2. Marketers bombard customers with extraneous content.
  3. Today's misaligned data makes customer level measurement a very difficult task.

It seems like attribution has been a problem for marketers for a very long time. According to a popular quote by Avinash Kaushik of Google:

“There are few things more complicated in analytics (all analytics, big data and huge data!) than multichannel attribution modeling."

The question is: Why is it challenging? SAS strongly believes three years later that we are living in a game-changing moment within digital analytics. Marketers are being enabled with approachable and self-service analytic capabilities, and this trend directly impacts our ability to improve our approaches to problems like attribution analysis. However, rules-based methods of attribution channel weighting continue to be far more popular in the industry to date, which contradicts the recent analytic approachability trend. The time has arrived for algorithmic attribution . . . Attribution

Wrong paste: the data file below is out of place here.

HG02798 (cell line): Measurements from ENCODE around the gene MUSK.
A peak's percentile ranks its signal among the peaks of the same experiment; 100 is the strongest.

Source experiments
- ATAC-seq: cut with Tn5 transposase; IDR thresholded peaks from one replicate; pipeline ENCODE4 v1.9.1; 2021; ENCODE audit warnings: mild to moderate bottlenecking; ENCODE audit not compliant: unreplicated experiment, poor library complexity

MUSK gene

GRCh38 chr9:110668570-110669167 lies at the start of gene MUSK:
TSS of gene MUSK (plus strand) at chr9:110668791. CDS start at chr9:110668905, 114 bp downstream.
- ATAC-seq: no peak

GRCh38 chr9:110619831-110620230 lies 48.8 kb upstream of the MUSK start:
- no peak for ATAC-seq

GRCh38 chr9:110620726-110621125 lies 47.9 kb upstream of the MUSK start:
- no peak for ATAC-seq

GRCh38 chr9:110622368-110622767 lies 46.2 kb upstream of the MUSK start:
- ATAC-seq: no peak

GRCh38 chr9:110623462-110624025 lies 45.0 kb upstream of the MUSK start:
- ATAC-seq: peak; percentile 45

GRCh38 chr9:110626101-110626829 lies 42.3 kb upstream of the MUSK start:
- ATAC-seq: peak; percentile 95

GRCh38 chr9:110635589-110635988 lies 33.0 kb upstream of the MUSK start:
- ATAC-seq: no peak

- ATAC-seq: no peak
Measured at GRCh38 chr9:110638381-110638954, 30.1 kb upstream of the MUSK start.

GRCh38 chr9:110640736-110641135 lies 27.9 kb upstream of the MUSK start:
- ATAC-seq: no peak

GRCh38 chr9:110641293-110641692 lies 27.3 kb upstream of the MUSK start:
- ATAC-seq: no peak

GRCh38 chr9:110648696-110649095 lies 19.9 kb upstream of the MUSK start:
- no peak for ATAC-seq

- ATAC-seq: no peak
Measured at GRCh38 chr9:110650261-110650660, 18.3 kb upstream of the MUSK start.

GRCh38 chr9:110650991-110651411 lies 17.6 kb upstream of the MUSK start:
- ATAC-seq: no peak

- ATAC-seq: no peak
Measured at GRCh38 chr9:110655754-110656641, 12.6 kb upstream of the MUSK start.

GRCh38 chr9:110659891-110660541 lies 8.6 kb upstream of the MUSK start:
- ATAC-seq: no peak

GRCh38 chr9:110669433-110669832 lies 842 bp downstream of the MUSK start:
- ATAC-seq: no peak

Did I whet your appetite? I hope so...please enjoy episode two of our two-part webcast series, now available for on demand viewing:

 

SAS for Digital Analytics: Personalization and Attribution [Part 2]

 

SAS Customer Intelligence offers a one-stop modern marketing platform to comprehensively support the objectives of predictive personalization and algorithmic attribution - from digital data collection, management, predictive analytics, omnichannel journey orchestration, delivery across online and offline channels, and measurement. On April 19 at SAS Global Forum 2016, SAS Customer Intelligence 360 will make its debut, and subjects like digital intelligence and predictive personalization will be primary topics. This new offering will drive unprecedented innovation in customer analytics and data-driven marketing, putting predictive analytical intelligence directly in the hands of digital and integrated marketers responsible for the customer experience.